A personal account of the great peace rally, march, and concert. Media: not all the gems are in the first paragraphs, there's a couple at the end. Short piece by Bob Reuschlein, 288-9192 or 848-5248
300,000 for Peace in Washington, DC, 9-24-05
Organizers said 200,000 to the LA Times and police said 150,000, but at the concert they said it had been 300,000. Whatever, it was enormous, streets were packed solid on two sides of the ellipse rally site where speakers went on for two hours or more after being scheduled for one hour. Looking up fifteenth street it was solid for as far as the eye could see. Constitution Avenue was also packed. The MIC was there for Radio America in Madison, Jonathan Laughlin (?) interviewed several people from Wisconsin, including me. A Japanese television reporter liked my “Disaster” sign and interviewed me on my way to the rally, where I was a half hour early. Another person on our bus was interviewed by Australian radio. A theme from the radio interviews was why not stick to the main event theme of “Bring the Troops Home Now”. My reply was that, to get at empire from the source, you must cut the military budget. For the Japanese, I went on about how neglect lead to 9-11 and how extensive were the warnings and how easily it could have been prevented, or stopped in the hour and a half after the hijackings, but Bush wanted a Pearl Harbor.
Beginnings People loved my “Chicken Hawk in Chief” T-shirt, voted best tshirt on our bus of 57 coming from Dutch Mill Road park and ride on the beltline. Several people took pictures at the rally of my shirt, even my sign, occasionally. Mike Miles said there were 14 buses from Wisconsin. That’s 700 people plus more than arrived other ways including one UW-Madison student I met who flew. Maybe a thousand from Wisconsin, who knows. I sat on the bus next to Michael Fields, one of three people from Caledonia, MN who said La Crosse is where they get groceries. Next to me across the aisle was Joanne Storlie from Marshall who took a petition sheet for the Madison referendum, and behind and across from me were a couple from Rockford. Only a half dozen of us were from the City of Madison, so I got only two signatures, three more had already signed, and then me, the “Verona area” Madisonian. The bus leaders, Fran Zell and Tom Bosley, were from Evansville. We weren’t so much a Madison bus as a suburban rallying point for people within a hundred miles or so. The advice to put my city and state on my sign was useful, as many people from UW or Wisconsin identified with it along the parade route. I brought along 300 copies of my favorite handout and hawked it with the phrase “jobs lost in the military buildup” or other lines as I saw fit. It was the right amount, as I saved the last dozen for those I talked with or repeat requests from the bus. I had passed out copies to the busload at the start of our trip.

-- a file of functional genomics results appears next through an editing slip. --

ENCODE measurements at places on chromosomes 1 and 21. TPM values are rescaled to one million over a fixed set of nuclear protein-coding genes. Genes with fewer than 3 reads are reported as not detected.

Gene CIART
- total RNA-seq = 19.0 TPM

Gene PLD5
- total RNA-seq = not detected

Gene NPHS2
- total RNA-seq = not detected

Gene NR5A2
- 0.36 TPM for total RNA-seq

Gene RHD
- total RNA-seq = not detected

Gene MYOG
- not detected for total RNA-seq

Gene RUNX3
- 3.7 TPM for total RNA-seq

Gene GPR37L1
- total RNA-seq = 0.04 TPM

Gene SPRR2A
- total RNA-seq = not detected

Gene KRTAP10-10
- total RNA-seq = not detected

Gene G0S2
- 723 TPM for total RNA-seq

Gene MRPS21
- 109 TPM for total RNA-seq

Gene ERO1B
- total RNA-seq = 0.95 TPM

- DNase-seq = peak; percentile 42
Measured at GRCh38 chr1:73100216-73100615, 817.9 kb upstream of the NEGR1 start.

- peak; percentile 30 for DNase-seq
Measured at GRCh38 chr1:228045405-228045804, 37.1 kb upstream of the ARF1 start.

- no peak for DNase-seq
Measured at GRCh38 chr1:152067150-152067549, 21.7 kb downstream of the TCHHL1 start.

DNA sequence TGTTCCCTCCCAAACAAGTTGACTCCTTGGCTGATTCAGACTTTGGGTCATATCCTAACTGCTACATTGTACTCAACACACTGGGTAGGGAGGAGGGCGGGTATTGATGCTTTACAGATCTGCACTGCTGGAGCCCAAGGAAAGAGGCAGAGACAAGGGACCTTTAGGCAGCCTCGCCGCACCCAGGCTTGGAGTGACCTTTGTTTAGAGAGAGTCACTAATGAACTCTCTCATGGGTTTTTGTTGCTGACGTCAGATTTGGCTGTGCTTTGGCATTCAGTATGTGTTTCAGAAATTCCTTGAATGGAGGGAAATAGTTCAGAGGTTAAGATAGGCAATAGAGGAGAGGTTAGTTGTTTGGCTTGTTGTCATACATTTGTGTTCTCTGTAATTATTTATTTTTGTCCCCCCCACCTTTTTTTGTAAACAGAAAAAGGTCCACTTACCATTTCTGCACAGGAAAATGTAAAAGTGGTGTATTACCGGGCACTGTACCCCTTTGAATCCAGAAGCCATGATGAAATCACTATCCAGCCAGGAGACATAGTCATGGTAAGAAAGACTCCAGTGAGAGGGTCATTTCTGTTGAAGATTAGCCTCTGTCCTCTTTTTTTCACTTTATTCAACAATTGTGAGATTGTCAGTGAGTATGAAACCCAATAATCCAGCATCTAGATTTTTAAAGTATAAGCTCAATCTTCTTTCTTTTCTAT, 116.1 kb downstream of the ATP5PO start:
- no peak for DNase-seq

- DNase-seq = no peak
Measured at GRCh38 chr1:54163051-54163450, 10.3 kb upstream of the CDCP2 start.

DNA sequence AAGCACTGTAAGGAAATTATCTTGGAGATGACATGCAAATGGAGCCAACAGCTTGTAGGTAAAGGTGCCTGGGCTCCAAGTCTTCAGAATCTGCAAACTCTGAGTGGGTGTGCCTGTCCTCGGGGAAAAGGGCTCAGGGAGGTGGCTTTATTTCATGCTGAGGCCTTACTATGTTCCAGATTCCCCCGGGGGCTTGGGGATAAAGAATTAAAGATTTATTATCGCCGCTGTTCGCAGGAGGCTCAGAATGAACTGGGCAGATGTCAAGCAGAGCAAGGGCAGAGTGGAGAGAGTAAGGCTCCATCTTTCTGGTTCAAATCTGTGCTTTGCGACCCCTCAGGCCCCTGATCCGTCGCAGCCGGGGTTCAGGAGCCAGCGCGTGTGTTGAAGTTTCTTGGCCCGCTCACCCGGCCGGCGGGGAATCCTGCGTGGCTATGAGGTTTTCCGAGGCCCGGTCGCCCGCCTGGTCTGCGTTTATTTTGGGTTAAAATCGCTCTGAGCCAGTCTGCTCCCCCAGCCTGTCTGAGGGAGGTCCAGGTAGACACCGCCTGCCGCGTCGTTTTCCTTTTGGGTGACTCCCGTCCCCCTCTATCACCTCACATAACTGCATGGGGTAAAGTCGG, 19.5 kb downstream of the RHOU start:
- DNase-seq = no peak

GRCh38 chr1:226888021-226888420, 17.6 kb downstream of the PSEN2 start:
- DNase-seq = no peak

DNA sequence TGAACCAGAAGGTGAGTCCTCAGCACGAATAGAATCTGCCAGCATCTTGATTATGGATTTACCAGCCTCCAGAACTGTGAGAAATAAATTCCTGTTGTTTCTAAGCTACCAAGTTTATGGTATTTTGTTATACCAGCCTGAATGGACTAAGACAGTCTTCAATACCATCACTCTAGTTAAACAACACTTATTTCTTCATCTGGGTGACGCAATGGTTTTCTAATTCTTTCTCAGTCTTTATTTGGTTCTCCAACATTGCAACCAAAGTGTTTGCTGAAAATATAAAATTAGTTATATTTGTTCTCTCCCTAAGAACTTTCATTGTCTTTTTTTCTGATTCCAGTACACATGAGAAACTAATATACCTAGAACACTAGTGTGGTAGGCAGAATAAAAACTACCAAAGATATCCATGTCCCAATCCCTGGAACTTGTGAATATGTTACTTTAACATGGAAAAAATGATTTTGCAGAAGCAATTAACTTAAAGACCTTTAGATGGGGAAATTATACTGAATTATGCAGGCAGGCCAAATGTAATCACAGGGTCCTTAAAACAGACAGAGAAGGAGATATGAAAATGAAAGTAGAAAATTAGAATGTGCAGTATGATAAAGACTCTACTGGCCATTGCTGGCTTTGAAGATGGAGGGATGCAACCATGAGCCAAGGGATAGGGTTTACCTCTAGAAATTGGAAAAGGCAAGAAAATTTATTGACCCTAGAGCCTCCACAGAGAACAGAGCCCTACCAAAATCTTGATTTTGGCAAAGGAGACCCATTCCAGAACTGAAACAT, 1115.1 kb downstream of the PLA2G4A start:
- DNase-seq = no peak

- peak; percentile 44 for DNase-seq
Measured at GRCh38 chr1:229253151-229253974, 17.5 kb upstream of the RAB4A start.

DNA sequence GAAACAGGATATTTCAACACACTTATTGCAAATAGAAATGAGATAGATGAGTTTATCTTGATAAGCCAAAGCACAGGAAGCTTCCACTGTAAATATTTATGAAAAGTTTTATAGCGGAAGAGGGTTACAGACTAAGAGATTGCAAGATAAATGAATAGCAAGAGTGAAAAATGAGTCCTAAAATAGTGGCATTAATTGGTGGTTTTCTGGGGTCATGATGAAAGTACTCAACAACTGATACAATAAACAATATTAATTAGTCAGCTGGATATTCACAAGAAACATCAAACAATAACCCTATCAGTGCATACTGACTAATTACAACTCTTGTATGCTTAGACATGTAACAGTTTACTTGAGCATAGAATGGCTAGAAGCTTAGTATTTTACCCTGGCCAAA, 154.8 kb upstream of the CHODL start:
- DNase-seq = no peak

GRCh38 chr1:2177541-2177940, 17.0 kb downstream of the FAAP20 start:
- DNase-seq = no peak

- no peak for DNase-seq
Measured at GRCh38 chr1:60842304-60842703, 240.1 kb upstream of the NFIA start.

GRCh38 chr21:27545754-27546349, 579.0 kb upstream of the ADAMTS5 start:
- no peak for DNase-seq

Signs The signs were great, endless in variety and creativity. But only at the end of the march did I sit down by the side of the road and jot a few down:
"Make Levees Not War"
"May the power of love overcome the love of power"
"Go Solar Not Ballistic"
"We can bomb the world to pieces, we can’t bomb it to peace"
A woman talking to a woman next to me told of her son Sam, birthday 21 coming in October, heading off to war. A Homeland Security police vehicle drove against the flow of the march in front of me as I watched and thought that was rude. A helicopter circled over the rally and a speaker said “they should be rescuing someone, not spying on those exercising their first amendment rights.”
"Love him or hate him, a chickenhawk awol cheerleader will never win this war"
"Build New Orleans Up and Bring the Iraq War Down"
"Worst President Ever"
"War is costly, Peace is priceless"
"Feed People’s Needs, Not the War Machine"
At the concert, an athlete spoke out, Ethan Thomas of the Washington Wizards. This is a rare thing, for an athlete to get political.
"Therapy Not Bombs"
"Give Peace a Chance"
"Frodo Failed Bush has the Ring"